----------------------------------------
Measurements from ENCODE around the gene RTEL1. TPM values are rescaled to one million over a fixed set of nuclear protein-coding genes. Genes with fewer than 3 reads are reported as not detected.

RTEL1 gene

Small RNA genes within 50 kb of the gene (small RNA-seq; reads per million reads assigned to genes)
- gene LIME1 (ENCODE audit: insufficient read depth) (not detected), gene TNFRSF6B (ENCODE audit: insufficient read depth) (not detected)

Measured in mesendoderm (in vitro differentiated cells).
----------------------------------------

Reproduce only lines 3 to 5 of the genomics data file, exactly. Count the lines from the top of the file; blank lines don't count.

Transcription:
Small RNA genes within 50 kb of the gene (small RNA-seq; reads per million reads assigned to genes)
- gene LIME1 (ENCODE audit: insufficient read depth) (not detected), gene TNFRSF6B (ENCODE audit: insufficient read depth) (not detected)

Measured in mesendoderm (in vitro differentiated cells).